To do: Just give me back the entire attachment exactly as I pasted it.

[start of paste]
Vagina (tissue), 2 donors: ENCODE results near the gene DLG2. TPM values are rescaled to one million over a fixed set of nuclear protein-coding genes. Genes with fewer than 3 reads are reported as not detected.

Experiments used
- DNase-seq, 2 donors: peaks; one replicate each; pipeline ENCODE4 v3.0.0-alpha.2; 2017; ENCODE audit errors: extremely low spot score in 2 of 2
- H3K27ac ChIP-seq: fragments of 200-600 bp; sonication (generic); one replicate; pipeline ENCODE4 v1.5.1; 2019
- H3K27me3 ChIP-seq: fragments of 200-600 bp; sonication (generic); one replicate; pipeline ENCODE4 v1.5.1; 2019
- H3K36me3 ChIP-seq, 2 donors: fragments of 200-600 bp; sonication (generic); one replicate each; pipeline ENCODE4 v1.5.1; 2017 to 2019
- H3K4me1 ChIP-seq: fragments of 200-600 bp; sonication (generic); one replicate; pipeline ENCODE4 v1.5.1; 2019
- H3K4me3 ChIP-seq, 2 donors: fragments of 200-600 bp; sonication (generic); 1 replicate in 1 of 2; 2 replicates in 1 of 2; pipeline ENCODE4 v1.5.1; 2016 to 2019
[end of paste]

Vagina (tissue), 2 donors: ENCODE results near the gene DLG2. TPM values are rescaled to one million over a fixed set of nuclear protein-coding genes. Genes with fewer than 3 reads are reported as not detected.

Experiments used
- DNase-seq, 2 donors: peaks; one replicate each; pipeline ENCODE4 v3.0.0-alpha.2; 2017; ENCODE audit errors: extremely low spot score in 2 of 2
- H3K27ac ChIP-seq: fragments of 200-600 bp; sonication (generic); one replicate; pipeline ENCODE4 v1.5.1; 2019
- H3K27me3 ChIP-seq: fragments of 200-600 bp; sonication (generic); one replicate; pipeline ENCODE4 v1.5.1; 2019
- H3K36me3 ChIP-seq, 2 donors: fragments of 200-600 bp; sonication (generic); one replicate each; pipeline ENCODE4 v1.5.1; 2017 to 2019
- H3K4me1 ChIP-seq: fragments of 200-600 bp; sonication (generic); one replicate; pipeline ENCODE4 v1.5.1; 2019
- H3K4me3 ChIP-seq, 2 donors: fragments of 200-600 bp; sonication (generic); 1 replicate in 1 of 2; 2 replicates in 1 of 2; pipeline ENCODE4 v1.5.1; 2016 to 2019